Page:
The exact factors contributing to the pathogenesis of type 2 diabetes remain elusive. Lately, it was suggested that inflammation and activation of the innate immune system could be linked to type 2 diabetes pathogenesis and also to the development of common diabetic complications, mainly atherosclerosis. The aim of this study was to investigate the role of monocytes in this sub-clinical inflammatory state and test 1,25-dihydroxyvitamin D(3), the active form of Vitamin D, as an anti-inflammatory agent. For this purpose, monocytes from type 2 diabetic patients were compared to monocytes from healthy controls and type 1 diabetic patients. The expression profile of inflammatory markers in freshly isolated and immune-stimulated monocytes was measured by quantitative real-time RT-PCR. Type 2 diabetic patients showed significantly higher expression levels of TNF-alpha, IL-6, IL-1, IL-8, COX-2, ICAM-1 and B7-1 compared to controls and type 1 diabetic patients. 1,25-Dihydroxyvitamin D(3) was able to down-regulate the expression of TNF-alpha, IL-6, IL-1, and IL-8, confirming its immunomodulatory properties. From these data we concluded that monocytes from type 2 diabetic patients have a pro-inflammatory profile. In addition, 1,25-dihydroxyvitamin D(3) was able to modulate inflammation in these monocytes.
To investigate the relationship between Erythropoietin (EPO) and 1,25-dihydroxyvitamin D levels, and tubular damage in patients with diabetes mellitus (DM) without persistent microalbuminuria. We measured serum EPO and 1,25-dihydroxyvitamin D levels and tubular injury markers such as urinary N-acetyl-beta-d-glucosaminidase (NAG) and retinol binding protein (RBP) levels in 41 non-diabetic controls, 40 patients with Type 1 and 40 with Type 2 DM. Median serum EPO levels were lower in Type 1 (2.57 mIU/ml: p<0.001) and Type 2 DM (5.69 mIU/ml: p=0.044) than in controls (8.76 mIU/ml), though haemoglobin levels did not differ. Median 1,25-dihydroxyvitamin D levels were lower in Type 1 (41.0 pmol/l: p=0.001) and Type 2 DM (41.8 pmol/l: p=0.035) than in controls (56.1 pmol/l), though serum creatinine, calcium, phosphate and PTH levels did not differ. Median RBP excretion was higher in Type 2 DM (0.35 mg/l vs. 0.23 mg/l: p=0.013) than in controls. Median NAG excretion was higher in Type 1 DM (1,079 micromol/h vs.1,030 micromol/h: p=0.048) compared to controls. Tubulo-interstitial damage with low levels of EPO and 1,25-dihydroxyvitamin D occurs early in Type 1 and Type 2 DM before persistent microalbuminuria.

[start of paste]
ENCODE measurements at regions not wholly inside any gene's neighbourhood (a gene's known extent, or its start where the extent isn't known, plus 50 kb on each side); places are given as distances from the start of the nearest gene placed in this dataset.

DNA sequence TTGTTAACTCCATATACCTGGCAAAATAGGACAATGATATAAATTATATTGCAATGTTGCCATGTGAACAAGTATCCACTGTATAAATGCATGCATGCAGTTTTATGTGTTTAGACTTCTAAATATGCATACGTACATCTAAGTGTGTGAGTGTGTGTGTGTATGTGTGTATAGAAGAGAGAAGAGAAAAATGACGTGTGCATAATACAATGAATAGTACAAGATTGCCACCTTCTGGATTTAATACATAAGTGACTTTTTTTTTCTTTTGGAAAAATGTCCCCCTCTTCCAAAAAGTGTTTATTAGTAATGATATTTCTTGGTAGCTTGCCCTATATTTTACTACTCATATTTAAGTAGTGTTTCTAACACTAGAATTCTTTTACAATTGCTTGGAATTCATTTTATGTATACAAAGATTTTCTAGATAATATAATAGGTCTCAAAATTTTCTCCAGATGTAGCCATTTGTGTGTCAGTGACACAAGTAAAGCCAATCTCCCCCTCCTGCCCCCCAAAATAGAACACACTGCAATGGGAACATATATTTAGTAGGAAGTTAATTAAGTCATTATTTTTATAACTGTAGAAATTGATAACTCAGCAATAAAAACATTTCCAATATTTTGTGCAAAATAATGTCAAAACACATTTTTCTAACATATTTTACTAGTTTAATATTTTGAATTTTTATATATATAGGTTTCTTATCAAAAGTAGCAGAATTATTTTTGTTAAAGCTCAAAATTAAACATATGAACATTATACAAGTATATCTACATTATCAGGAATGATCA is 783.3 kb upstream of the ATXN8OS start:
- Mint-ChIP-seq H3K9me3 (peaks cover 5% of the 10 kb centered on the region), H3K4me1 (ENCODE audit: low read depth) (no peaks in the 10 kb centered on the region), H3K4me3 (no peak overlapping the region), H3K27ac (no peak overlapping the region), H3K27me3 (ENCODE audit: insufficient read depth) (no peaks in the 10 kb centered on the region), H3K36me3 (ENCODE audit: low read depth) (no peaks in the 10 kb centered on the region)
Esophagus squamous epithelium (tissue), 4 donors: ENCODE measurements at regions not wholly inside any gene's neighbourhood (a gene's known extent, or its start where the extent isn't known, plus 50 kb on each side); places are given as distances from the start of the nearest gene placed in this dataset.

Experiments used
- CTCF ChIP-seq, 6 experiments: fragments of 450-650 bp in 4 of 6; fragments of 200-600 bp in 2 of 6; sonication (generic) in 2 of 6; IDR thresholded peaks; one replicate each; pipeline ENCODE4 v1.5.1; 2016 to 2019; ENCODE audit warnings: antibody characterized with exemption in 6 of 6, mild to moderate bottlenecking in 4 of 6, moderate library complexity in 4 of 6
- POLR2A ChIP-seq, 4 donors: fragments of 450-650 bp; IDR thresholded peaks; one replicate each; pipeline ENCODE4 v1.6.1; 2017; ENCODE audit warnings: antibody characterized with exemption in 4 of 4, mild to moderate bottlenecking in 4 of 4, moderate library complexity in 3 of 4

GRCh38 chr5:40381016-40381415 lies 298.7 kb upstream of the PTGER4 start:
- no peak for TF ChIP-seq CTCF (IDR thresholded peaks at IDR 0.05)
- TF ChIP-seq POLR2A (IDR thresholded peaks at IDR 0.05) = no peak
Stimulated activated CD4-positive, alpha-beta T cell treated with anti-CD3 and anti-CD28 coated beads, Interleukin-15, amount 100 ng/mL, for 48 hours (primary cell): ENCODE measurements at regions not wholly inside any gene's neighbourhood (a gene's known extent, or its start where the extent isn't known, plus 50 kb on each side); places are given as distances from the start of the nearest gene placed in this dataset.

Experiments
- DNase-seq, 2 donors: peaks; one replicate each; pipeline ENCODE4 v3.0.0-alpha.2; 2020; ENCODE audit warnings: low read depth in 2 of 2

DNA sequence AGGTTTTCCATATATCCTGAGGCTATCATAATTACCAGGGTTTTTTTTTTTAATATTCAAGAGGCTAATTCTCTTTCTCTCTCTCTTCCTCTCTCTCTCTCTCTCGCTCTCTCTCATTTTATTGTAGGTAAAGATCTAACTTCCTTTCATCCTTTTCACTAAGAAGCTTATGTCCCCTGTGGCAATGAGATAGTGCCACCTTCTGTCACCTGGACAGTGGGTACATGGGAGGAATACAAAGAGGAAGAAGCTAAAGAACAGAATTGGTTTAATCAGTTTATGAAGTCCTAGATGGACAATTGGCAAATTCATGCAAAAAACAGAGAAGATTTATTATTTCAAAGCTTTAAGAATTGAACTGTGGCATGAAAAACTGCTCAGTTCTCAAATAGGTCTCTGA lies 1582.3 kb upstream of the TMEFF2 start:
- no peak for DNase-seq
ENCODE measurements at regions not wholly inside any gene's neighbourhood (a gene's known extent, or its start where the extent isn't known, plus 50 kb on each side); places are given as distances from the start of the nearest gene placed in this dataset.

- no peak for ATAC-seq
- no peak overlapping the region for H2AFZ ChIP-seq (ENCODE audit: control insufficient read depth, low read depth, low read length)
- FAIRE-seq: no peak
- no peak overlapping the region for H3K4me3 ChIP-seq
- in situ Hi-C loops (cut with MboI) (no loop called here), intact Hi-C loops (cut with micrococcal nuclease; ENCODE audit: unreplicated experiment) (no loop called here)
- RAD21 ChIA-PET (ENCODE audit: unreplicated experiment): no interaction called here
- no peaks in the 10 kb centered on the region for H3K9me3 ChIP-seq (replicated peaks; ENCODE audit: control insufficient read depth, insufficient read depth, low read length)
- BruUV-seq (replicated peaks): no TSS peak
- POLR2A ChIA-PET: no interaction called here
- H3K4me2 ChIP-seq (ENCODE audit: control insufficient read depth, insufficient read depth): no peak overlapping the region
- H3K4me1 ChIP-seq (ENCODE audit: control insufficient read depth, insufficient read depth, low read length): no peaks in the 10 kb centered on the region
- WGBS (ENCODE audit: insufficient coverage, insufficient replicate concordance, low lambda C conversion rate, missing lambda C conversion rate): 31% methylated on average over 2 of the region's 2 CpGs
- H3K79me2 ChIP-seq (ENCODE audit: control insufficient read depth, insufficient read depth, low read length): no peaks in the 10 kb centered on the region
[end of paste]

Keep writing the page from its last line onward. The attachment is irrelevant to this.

Aims: To define whether 1,25-dihydroxy vitamin D3 (1,25-(OH)₂ D₃) can protect diabetic retinopathy and to investigate its impact on the expressions of vascular endothelial growth factor (VEGF) and transforming growth factor-β₁ (TGF-β₁) in the retinas of rats with diabetes. Methods: Male Sprague-Dawley (SD) rats were divided into normal control group, 1,25-(OH)₂ D₃ group and diabetes group. The rats in 1,25-(OH)₂ D₃ group and diabetes group were established to type 2 diabetes model with high-fat and high-sugar diet and streptozotocin (STZ). Meanwhile, the rats of 1,25-(OH)₂ D₃ group were treated with 1,25-(OH)₂ D₃. After 13 weeks, morphological changes of retinal tissues were observed under microscopes after hematoxylin-eosin staining. VEGF and TGF-β₁ expressions in the retinal tissues were detected with immunohistochemistry staining. Results: Pathological examination showed an appearance of edema and disordered arrangement of retinal tissues in diabetes group, but milder pathological changes in 1,25-(OH)₂ D₃ group. VEGF and TGF-β₁ expressions of both diabetes group and 1,25-(OH)₂ D₃ group significantly increased (P<0.05), but those of 1,25-(OH)₂ D₃ group were significantly lower than diabetes group (P<0.05). Conclusion: 1,25-(OH)₂ D₃ had partially protective effect on diabetic retinopathy of diabetic rats, the mechanism of which might inhibit VEGF and TGF-β₁ expressions in the retinal tissues.